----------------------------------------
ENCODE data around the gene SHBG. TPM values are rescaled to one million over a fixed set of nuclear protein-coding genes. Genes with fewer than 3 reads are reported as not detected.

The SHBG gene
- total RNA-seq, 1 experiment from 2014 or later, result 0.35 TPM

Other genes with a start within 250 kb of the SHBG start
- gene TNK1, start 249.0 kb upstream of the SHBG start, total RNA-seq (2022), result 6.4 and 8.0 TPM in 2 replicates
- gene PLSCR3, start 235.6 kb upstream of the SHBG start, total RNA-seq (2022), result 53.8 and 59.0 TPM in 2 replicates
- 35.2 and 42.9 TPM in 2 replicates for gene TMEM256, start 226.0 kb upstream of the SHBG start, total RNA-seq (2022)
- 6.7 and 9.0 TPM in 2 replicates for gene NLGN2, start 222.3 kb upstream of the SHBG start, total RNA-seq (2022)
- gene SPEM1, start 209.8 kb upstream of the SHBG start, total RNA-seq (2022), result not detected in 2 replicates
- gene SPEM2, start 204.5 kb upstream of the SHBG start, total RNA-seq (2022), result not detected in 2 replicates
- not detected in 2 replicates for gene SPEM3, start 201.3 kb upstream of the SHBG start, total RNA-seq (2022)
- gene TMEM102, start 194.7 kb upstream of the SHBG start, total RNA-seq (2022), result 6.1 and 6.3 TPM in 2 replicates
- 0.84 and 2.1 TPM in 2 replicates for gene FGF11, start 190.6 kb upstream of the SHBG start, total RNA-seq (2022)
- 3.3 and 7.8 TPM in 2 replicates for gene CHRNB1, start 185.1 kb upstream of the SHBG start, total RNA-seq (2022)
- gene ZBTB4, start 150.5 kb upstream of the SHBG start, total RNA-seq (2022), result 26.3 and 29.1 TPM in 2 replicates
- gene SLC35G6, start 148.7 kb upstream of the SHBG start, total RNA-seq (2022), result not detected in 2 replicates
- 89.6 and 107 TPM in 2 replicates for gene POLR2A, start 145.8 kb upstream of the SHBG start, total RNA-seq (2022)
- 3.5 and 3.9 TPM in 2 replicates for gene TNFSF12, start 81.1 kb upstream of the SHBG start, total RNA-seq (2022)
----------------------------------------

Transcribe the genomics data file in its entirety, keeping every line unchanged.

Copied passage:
ENCODE data around the gene SHBG. TPM values are rescaled to one million over a fixed set of nuclear protein-coding genes. Genes with fewer than 3 reads are reported as not detected.

The SHBG gene
- total RNA-seq, 1 experiment from 2014 or later, result 0.35 TPM

Other genes with a start within 250 kb of the SHBG start
- gene TNK1, start 249.0 kb upstream of the SHBG start, total RNA-seq (2022), result 6.4 and 8.0 TPM in 2 replicates
- gene PLSCR3, start 235.6 kb upstream of the SHBG start, total RNA-seq (2022), result 53.8 and 59.0 TPM in 2 replicates
- 35.2 and 42.9 TPM in 2 replicates for gene TMEM256, start 226.0 kb upstream of the SHBG start, total RNA-seq (2022)
- 6.7 and 9.0 TPM in 2 replicates for gene NLGN2, start 222.3 kb upstream of the SHBG start, total RNA-seq (2022)
- gene SPEM1, start 209.8 kb upstream of the SHBG start, total RNA-seq (2022), result not detected in 2 replicates
- gene SPEM2, start 204.5 kb upstream of the SHBG start, total RNA-seq (2022), result not detected in 2 replicates
- not detected in 2 replicates for gene SPEM3, start 201.3 kb upstream of the SHBG start, total RNA-seq (2022)
- gene TMEM102, start 194.7 kb upstream of the SHBG start, total RNA-seq (2022), result 6.1 and 6.3 TPM in 2 replicates
- 0.84 and 2.1 TPM in 2 replicates for gene FGF11, start 190.6 kb upstream of the SHBG start, total RNA-seq (2022)
- 3.3 and 7.8 TPM in 2 replicates for gene CHRNB1, start 185.1 kb upstream of the SHBG start, total RNA-seq (2022)
- gene ZBTB4, start 150.5 kb upstream of the SHBG start, total RNA-seq (2022), result 26.3 and 29.1 TPM in 2 replicates
- gene SLC35G6, start 148.7 kb upstream of the SHBG start, total RNA-seq (2022), result not detected in 2 replicates
- 89.6 and 107 TPM in 2 replicates for gene POLR2A, start 145.8 kb upstream of the SHBG start, total RNA-seq (2022)
- 3.5 and 3.9 TPM in 2 replicates for gene TNFSF12, start 81.1 kb upstream of the SHBG start, total RNA-seq (2022)